Sidney Dean

Sidney Dean ( born November 16, 1818 in Glastonbury, Connecticut, † October 29, 1901 in Brookline, Massachusetts ) was an American politician. Between 1855 and 1859 he represented the third electoral district of the state of Connecticut in the U.S. House of Representatives.


After his schooling was Sidney Dean 1843-1853 clergyman of the Methodist Episcopal Church. This function he gave up for health reasons in 1853. Instead, he was active in Putnam in crafts. He also began a political career. He was a member of the American Party, and was from 1854 to 1855 deputy in the House of Representatives from Connecticut.

In the congressional elections of 1854 he was in the third district of Connecticut in the U.S. House of Representatives in Washington DC selected. There he met on March 4, 1855 the successor to the Democrats Nathan Belcher. During his first term in Congress Sidney Dean joined the Republican Party, founded in 1854. As the candidate he was confirmed in 1856. He was able to complete up to March 3, 1859 two terms in Congress, who were increasingly determined by the political tensions in the run-up to the Civil War. Between 1855 and 1857 Dean was chairman of the Committee for the control of public expenditure. For the elections of 1858 he gave up another candidacy.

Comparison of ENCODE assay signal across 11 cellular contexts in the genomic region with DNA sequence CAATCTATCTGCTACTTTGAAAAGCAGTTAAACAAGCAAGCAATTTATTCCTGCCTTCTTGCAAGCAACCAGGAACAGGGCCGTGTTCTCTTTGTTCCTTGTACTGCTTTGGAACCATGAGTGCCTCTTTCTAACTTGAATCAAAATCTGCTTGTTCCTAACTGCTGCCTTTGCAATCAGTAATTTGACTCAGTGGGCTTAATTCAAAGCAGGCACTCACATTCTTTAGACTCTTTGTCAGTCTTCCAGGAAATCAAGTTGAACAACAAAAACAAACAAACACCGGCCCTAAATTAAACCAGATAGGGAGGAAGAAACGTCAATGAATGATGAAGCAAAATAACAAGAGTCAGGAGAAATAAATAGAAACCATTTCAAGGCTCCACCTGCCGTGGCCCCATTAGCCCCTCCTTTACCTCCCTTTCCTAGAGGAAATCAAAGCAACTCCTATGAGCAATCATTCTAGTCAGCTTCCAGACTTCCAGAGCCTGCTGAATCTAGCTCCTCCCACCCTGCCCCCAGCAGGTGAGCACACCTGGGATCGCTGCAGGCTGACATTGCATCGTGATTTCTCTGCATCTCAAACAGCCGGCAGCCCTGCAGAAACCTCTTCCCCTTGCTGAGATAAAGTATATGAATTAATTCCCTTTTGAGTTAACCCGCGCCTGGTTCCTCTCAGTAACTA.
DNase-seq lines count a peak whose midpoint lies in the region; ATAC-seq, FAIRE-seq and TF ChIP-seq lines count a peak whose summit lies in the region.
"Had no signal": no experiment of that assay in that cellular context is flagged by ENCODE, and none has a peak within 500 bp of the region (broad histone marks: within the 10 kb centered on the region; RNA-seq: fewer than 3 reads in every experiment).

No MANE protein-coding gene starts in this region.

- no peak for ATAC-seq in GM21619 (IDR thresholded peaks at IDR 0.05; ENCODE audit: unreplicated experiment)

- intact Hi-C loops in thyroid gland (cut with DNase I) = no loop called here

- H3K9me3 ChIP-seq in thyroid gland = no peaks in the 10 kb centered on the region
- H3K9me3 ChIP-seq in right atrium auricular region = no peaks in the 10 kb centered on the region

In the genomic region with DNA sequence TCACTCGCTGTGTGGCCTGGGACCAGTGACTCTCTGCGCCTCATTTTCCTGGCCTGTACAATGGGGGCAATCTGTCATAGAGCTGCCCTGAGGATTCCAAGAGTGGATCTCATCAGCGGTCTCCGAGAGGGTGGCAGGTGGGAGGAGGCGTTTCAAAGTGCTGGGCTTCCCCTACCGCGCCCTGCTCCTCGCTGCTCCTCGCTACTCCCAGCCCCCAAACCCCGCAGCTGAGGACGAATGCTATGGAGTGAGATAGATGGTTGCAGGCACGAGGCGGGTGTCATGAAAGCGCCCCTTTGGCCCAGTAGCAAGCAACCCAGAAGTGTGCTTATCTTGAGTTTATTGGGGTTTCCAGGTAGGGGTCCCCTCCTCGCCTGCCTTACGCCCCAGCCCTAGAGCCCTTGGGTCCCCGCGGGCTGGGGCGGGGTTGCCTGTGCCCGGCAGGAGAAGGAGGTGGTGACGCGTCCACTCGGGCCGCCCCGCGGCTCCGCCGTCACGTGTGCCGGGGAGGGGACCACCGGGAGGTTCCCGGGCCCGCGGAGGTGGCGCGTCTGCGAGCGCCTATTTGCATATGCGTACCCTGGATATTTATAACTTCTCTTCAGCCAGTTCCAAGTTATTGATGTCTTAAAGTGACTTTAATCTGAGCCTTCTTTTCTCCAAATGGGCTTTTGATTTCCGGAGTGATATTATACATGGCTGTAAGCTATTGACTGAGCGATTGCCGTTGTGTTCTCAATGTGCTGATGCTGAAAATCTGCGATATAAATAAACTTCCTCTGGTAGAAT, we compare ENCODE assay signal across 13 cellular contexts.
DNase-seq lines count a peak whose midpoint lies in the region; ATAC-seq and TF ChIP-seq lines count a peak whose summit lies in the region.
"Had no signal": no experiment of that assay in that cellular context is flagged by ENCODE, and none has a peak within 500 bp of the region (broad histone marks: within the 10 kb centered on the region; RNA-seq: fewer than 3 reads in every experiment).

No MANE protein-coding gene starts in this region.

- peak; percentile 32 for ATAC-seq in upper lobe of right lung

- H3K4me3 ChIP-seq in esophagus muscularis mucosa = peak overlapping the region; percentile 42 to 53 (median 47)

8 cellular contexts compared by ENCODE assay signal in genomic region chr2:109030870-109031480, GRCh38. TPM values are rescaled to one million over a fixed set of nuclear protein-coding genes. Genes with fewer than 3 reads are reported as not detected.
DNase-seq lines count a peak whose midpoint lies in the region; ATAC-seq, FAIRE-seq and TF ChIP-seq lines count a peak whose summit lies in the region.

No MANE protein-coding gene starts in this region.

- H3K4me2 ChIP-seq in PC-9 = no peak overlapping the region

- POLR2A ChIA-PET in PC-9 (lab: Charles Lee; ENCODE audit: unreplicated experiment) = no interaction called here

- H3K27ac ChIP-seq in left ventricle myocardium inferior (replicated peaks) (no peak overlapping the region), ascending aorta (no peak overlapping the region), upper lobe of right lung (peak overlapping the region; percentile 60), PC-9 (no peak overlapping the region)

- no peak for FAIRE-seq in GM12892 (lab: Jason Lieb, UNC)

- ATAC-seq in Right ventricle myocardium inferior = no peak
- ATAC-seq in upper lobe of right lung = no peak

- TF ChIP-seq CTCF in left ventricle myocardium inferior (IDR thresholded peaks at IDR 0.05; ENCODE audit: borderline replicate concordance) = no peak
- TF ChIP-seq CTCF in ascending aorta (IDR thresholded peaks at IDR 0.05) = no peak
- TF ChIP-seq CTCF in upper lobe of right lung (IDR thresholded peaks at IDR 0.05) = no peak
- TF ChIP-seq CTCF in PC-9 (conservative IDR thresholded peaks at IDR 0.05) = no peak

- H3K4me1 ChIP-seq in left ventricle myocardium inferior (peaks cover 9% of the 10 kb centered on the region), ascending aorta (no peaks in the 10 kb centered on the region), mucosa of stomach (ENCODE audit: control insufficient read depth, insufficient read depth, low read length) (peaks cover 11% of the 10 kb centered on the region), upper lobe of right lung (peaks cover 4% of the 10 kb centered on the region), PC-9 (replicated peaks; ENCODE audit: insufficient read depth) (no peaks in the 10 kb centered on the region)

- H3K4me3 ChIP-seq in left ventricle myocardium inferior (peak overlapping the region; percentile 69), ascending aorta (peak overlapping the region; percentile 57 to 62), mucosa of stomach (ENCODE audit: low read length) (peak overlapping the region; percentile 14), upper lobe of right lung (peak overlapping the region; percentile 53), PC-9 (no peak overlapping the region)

In 1860, Dean became a pastor again. He preached in various communities, especially in Rhode Iceland. In Providence he gave Between 1865 and 1880 out some newspapers. Between 1870 and 1871 he was a member of the Senate of Rhode Iceland. In the following years he also worked as literary and as a lecturer. Sidney Dean died on October 29, 1901 in Brookline (Massachusetts ) and was buried in Warren (Rhode Iceland ).